4. KAT Walkthrough

KAT is a multi-purpose toolkit and even we, the authors, have probably not fully mined all the possible scenarios in which the software can be applied. This section however lists some typical applications for which it has been used.

4.1. Comparing R1 v R2 in an Illumina PE dataset

Comparing the k-mer spectra of read 1 to read 2 files of a paired-end (PE) sequencing run gives you several insights into properties such as shared errors, difference in quality, and provides a decent benchmark to compare two similar runs. Here’s how to do it:

kat comp -t 16 -n -o <output_prefix> <R1.fastq> <R2.fastq>

Executing this command counts each fastq file into separate k-mer hashes, then creates a matrix of k-mer spectra frequencies in each dataset for each distinct k-mer. Finally, a density plot is made of the matrix. There are a number of interesting points in the output of the run. First, the some basic stats are produced on the standard output. Check properties like expected unique size, mean coverages for shared/unshared, or the distance measures between the spectra. These values are just indicative, but might point to disaster ahead. The density plot also provides a visual representation of how much shared errors are affecting your data. The following plot shows what you would expect to see for a completely unbiased homozygous PE library of S.coelicolor.


However in reality, various biases can interfere with sequencing experiments and we will probably end up with data which isn’t quite as clean, such as that shown in the following plot from an Illumina run of S.cerevisiae S288C.


It’s also useful to examine the shared and unique partitioned spectra between R1 and R2. This can be done by using the same matrix file. The plot below is from the same S.cerevisiae S288C dataset, generated using the following command line:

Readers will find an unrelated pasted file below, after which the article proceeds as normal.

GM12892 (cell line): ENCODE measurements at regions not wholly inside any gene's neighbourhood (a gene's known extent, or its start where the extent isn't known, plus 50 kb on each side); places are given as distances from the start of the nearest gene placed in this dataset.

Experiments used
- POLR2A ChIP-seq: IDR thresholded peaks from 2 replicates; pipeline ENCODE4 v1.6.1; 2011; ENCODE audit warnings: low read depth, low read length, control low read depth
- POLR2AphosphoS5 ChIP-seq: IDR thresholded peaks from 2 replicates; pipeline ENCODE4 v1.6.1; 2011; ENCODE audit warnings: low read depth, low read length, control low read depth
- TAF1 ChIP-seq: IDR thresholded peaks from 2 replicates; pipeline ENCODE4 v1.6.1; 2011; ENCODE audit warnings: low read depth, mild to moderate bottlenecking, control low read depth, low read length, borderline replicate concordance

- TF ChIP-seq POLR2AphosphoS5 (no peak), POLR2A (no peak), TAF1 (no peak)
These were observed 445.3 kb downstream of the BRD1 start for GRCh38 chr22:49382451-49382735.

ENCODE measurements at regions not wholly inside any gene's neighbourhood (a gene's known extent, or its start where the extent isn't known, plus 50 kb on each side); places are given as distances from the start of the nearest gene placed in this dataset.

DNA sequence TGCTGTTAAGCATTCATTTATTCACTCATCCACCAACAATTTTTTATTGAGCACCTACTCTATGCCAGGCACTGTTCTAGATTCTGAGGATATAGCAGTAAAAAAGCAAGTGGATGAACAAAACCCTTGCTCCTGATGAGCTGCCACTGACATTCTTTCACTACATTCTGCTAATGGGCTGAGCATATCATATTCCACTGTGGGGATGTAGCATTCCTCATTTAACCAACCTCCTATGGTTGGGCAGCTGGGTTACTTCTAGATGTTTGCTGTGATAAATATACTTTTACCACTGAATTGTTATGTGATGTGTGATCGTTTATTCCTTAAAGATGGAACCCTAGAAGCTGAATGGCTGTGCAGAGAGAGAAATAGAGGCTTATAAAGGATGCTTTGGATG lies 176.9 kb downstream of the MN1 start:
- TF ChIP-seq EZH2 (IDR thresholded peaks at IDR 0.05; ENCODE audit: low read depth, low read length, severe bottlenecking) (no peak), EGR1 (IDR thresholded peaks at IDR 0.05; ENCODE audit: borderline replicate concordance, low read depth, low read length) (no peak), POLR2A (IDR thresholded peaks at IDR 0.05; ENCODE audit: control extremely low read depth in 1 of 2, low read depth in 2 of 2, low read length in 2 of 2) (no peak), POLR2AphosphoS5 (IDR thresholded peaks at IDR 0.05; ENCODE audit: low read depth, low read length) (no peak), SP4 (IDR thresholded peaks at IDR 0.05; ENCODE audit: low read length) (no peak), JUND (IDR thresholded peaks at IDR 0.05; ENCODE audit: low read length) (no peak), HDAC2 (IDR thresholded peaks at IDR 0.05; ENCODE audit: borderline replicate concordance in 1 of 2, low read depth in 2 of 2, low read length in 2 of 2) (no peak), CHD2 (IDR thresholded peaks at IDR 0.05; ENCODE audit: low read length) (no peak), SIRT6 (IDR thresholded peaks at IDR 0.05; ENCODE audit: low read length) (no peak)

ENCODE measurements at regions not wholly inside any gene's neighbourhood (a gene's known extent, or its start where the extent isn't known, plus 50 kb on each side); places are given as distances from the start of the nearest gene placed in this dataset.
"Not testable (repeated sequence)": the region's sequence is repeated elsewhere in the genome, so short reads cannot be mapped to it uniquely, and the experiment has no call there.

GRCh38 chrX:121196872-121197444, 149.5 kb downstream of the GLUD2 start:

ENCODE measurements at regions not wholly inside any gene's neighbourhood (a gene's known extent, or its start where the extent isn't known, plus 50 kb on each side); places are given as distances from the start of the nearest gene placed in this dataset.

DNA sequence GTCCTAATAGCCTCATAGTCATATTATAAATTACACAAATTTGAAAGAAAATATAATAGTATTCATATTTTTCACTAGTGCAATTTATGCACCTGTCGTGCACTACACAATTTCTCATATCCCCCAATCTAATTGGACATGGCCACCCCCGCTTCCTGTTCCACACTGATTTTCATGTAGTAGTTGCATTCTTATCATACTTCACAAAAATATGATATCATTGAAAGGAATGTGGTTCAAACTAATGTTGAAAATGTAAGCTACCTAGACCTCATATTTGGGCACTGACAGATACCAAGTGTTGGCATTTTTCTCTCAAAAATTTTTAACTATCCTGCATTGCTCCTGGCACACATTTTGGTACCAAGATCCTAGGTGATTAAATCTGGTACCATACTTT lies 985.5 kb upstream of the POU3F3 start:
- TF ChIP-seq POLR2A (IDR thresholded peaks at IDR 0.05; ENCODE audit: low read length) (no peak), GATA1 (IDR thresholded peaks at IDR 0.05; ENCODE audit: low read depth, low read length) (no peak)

kat plot spectra-mx -i [options] -o <output_file> <matrix>

When generating plots, KAT uses input parameters supplied to the tool to generate a plot title and labels for the x- and y-axis. If you want to change these you can regenerate the plot from the matrix using the kat plot tool directly. For example, to regenerate the density plot from the S.coelicolor dataset above you can run the following command after running the kat comp command:

kat plot density -o <output_prefix> -t <title> -a <x-axis label> -b <y-axis label> <matrix>

4.2. Detecting GC bias

Using KAT it is possible to correlate biases due to GC content. KAT does this by combining k-mer frequency with the GC count for each distinct k-mer and representing the data in a matrix which can be plotted in a similar way to that discussed in the previous section. The command to produce a matrix of GC counts to k-mer frequency is as follows:

kat gcp -t 16 -o <output_prefix> (<fastq>)+

The following figure shows how GC bias varies depending on the protocols used in the sequencing experiments: 1) Simulated, 2) PCR-free, 3) PCR after adaptor ligation, 4) Standard protocol. In the simulated data there is a clean circle positioned at the expected GC levels for S.coelicolor, which has a GC rich genome. GC plots from the other experiments show a less distinct circle with the PCR-free protocol generating the truest reflection of the simulated dataset.

_images/gc_bias_a.png _images/gc_bias_b.png _images/gc_bias_c.png _images/gc_bias_d.png

4.3. Checking library consistency

In most Whole Genome Shotgun (WGS) projects, you will use more than one library. The most simple case could be one PE library and one Long Mate Pair (LMP) library, but you could also have a dozen libraries of similar or completely different types, for example using different insert sizes or different library preparation protocols. It is good practice to check for obvious incongruence among libraries before trying to assemble them.

When you are sequencing the same genome, you are randomly sampling across it. Therefore you should have different spectrum originating from different experiments, but sampled from the same set. This means that if you decompose your spectra on the components being generated by single-copy elements, duplicated elements, triplicated elements, and so on, every motif belonging to a component distribution should belong to that component distribution across samples.

4.3.1. PE vs PE